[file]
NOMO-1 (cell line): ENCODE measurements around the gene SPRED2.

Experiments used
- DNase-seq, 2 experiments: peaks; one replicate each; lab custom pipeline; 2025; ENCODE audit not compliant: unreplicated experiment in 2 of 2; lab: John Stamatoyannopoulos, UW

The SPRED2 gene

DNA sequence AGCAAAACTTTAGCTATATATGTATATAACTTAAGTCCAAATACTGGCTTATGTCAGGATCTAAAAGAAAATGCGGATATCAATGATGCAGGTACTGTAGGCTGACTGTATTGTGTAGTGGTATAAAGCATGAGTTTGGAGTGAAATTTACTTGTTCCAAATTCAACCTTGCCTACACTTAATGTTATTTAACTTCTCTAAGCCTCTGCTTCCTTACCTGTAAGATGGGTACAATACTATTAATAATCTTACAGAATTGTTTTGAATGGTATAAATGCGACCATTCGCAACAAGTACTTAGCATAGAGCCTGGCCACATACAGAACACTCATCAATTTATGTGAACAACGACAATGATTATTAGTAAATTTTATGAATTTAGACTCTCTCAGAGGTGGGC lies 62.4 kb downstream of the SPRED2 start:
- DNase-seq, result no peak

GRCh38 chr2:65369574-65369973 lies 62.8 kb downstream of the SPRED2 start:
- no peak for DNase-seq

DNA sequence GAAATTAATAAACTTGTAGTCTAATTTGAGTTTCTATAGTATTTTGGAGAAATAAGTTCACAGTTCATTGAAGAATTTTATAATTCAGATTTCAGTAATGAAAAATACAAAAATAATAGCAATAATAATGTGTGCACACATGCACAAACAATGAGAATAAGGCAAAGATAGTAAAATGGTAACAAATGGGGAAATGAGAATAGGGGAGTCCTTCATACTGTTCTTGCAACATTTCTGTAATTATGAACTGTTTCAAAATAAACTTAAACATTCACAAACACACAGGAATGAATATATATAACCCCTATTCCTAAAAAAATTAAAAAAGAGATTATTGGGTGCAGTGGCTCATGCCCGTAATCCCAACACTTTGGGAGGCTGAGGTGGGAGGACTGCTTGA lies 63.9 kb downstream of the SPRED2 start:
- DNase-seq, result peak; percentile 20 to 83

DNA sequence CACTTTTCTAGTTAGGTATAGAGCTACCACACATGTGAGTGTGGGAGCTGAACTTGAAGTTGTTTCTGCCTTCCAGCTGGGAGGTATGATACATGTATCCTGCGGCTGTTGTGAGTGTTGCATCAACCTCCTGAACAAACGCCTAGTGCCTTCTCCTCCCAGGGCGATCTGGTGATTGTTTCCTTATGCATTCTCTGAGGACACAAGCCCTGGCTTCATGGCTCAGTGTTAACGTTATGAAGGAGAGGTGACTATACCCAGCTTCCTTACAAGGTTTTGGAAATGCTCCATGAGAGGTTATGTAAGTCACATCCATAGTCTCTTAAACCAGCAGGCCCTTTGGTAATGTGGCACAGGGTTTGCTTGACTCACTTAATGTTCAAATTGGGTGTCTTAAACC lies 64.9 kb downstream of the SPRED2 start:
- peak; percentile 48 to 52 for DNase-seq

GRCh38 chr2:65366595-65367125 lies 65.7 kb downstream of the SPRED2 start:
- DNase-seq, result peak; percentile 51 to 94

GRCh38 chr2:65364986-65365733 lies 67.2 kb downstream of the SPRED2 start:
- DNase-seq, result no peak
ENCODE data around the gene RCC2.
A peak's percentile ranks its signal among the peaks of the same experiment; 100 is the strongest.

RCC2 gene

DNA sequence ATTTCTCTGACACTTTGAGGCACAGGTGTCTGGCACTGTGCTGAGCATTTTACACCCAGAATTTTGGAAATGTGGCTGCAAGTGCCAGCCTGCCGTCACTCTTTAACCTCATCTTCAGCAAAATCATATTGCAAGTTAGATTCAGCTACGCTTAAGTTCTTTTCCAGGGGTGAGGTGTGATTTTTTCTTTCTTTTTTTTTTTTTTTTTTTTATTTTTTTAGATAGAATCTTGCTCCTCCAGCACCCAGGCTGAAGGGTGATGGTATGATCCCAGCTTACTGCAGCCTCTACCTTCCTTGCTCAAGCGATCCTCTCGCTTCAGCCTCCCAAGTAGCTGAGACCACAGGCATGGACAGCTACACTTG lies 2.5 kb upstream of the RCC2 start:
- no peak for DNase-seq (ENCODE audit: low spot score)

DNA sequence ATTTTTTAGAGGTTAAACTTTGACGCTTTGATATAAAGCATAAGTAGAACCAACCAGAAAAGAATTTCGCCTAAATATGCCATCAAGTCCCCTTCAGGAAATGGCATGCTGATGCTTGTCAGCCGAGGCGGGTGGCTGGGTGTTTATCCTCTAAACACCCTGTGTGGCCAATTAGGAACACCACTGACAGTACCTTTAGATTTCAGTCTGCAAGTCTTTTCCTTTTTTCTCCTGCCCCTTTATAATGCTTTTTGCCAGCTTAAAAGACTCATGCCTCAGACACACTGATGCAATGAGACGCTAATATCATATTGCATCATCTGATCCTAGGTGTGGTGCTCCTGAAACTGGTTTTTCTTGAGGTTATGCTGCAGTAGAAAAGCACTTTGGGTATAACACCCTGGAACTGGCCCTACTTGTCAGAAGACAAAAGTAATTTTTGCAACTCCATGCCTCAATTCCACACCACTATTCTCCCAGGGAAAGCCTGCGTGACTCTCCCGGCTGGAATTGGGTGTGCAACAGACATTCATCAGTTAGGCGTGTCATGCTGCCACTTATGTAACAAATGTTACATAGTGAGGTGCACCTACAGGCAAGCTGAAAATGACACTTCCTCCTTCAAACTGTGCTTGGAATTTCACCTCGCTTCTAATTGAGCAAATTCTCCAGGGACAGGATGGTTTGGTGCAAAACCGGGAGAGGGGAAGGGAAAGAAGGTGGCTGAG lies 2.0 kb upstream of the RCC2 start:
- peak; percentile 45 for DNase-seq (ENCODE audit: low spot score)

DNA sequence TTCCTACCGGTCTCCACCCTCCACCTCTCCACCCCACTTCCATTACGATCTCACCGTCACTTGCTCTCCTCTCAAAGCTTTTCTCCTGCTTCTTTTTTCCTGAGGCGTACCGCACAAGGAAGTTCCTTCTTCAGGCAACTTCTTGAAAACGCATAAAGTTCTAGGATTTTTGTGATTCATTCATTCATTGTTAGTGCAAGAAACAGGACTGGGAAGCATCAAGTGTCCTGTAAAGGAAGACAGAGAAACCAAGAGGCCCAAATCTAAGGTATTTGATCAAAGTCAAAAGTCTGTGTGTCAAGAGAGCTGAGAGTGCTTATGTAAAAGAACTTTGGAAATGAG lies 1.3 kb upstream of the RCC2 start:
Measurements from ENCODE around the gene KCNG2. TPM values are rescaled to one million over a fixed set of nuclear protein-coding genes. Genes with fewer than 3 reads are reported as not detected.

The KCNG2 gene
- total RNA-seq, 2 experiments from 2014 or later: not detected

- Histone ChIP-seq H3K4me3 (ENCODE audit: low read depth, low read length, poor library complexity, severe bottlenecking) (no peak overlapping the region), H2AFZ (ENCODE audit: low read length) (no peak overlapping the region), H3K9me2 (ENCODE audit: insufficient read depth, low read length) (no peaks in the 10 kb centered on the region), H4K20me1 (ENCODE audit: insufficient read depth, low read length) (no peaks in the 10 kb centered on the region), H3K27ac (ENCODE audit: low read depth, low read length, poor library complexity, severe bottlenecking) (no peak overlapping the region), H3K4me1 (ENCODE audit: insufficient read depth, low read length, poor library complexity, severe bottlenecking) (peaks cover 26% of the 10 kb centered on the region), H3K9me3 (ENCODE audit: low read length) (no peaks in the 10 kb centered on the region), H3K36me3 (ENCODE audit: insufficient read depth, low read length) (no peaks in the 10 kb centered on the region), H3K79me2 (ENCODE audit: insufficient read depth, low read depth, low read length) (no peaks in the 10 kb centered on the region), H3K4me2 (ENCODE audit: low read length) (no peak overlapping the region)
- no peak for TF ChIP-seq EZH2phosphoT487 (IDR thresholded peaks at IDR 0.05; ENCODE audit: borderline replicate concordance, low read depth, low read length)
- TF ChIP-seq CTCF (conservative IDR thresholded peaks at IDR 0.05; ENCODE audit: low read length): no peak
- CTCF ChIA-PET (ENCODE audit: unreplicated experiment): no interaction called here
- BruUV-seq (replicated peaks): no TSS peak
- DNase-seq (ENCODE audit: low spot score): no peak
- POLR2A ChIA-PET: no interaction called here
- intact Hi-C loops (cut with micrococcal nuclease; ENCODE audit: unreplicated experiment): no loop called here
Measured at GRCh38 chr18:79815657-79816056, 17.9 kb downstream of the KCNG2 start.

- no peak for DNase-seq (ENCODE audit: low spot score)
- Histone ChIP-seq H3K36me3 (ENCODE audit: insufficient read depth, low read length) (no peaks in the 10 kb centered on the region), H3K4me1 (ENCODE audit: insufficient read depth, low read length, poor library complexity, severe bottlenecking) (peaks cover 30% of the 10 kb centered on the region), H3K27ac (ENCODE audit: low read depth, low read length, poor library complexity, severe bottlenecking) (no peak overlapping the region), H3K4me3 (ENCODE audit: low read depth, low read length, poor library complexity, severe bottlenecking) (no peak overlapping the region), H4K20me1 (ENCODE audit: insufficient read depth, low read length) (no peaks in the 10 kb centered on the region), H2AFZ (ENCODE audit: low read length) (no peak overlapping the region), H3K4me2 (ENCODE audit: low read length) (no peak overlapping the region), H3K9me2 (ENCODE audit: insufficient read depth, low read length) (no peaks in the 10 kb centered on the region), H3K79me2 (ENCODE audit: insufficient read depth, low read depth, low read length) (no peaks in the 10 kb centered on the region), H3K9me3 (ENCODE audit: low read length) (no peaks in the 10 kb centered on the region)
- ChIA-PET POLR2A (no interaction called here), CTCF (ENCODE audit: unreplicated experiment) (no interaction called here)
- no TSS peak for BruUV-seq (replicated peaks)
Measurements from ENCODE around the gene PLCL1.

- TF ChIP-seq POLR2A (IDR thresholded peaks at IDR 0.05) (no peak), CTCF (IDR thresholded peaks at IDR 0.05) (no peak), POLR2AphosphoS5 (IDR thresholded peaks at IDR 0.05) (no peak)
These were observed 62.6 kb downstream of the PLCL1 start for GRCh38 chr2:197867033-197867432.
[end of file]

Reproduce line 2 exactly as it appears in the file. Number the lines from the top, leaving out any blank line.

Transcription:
Experiments used